Your body makes a sleep hormone called melatonin that signals your brain when it’s time to sleep. You can also take melatonin pills, which are available as an over-the-counter supplement. However, they are not considered a drug by the Food and Drug Administration (FDA) and therefore aren’t regulated (so what’s on the label may not be what’s in the pill you take). Some studies indicate melatonin supplements can help people experiencing jet lag, having trouble falling asleep, or who work the night shift, but long-term effects aren’t known. Your doctor can provide dosage advice and raise alerts about possible drug interactions.
CBD is a non-psychoactive chemical found in marijuana. In other words, it doesn’t produce a “high.” But some studies indicate it can help relieve insomnia. A research overview in 2017 by the U.S. Veterans Administration suggested CBD worked for this purpose. More recently, in a double-blind study in Australia, 23 of 24 randomized participants with chronic insomnia who were given CBD extract under their tongues for two weeks found it improved their symptoms, compared to a placebo. Most of the participants (20) were women, with a mean age of 53. They experienced no adverse side effects, researchers reported.
Think of the ssshhh static sound made between radio or TV stations on a dial, or the soft whir of spinning fan blades. These are examples of white noise, which occurs when every sound frequency is played at the same level in random order. Studies have shown white noise can mask other sounds and help adults, babies and small children sleep better. Other types of noise include pink, brown, blue and red, which have varying tones and effects. Sleep sound machines can help you find the noise that works best for you.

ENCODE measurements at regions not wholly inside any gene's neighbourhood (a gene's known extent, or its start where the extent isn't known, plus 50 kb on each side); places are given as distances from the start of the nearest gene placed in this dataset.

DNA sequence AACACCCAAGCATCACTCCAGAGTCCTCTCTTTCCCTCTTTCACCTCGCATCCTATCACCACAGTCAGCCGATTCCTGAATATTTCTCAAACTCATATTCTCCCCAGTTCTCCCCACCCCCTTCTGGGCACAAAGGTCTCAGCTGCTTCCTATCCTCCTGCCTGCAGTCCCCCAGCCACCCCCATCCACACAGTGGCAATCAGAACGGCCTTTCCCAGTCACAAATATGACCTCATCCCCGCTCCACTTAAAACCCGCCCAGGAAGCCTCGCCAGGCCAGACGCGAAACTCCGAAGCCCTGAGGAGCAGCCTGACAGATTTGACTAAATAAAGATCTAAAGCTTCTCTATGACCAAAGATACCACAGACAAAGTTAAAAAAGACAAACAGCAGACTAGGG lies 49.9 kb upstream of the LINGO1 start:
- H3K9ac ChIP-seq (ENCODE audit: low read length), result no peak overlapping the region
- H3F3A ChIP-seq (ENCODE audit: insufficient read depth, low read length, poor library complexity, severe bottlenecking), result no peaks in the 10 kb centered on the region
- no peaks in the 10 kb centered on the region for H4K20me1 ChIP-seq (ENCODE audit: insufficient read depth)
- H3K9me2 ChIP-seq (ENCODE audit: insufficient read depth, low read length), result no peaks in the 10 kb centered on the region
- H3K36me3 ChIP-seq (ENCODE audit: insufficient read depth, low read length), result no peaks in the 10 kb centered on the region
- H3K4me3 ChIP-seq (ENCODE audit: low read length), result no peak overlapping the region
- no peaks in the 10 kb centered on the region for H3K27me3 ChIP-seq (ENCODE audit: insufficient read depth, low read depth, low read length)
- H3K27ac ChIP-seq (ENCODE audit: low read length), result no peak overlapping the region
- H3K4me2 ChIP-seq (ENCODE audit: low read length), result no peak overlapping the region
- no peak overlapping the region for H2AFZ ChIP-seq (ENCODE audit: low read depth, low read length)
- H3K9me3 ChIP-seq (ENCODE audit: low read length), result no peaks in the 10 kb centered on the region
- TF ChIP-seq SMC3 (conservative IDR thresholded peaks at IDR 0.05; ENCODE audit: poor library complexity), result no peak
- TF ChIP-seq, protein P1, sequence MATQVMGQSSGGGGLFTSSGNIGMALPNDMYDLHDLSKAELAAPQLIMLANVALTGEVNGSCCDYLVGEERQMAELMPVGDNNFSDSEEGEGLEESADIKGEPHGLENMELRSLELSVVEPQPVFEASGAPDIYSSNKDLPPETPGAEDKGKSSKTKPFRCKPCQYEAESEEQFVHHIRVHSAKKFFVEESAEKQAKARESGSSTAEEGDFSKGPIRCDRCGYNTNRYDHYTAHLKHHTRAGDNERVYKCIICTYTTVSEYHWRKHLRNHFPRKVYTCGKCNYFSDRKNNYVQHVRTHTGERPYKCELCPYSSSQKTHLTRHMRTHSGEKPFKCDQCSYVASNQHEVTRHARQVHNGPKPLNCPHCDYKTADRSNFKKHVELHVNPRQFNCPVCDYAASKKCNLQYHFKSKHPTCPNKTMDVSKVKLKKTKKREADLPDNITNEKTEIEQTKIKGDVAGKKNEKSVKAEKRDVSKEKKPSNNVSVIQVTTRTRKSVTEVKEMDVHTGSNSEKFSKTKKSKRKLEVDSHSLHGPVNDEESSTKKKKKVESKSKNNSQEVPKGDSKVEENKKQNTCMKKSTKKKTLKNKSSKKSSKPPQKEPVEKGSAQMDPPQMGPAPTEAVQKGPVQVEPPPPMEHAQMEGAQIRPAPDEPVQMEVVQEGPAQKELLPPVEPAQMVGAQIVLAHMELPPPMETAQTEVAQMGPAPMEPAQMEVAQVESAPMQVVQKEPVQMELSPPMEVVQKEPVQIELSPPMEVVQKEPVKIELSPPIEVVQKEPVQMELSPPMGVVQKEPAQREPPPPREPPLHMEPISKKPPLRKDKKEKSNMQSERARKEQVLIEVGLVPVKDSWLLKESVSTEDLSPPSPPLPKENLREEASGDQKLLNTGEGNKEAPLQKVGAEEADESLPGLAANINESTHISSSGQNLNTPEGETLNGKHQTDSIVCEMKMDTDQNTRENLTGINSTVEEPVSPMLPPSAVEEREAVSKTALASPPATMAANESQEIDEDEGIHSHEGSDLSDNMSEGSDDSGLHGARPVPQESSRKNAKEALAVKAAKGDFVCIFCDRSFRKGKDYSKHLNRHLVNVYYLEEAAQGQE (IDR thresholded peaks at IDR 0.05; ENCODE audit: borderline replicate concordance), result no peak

Many smartphone and tablet apps exist to help you get to sleep. Popular apps include Headspace, Calm, Slumber and more. These apps can play white noise or other soothing sounds, read bedtime stories (for adults and kids), or lead you through meditative, sleep-inducing exercises (such as Headspace’s “sleepcasts”). Some (like Sleep Cycle) also claim to track your sleep, primarily by sensing your movement and breathing. The American Academy of Sleep Medicine says such consumer sleep technologies are as yet unproven but can help you become more aware of your sleep patterns and provide information for your doctor.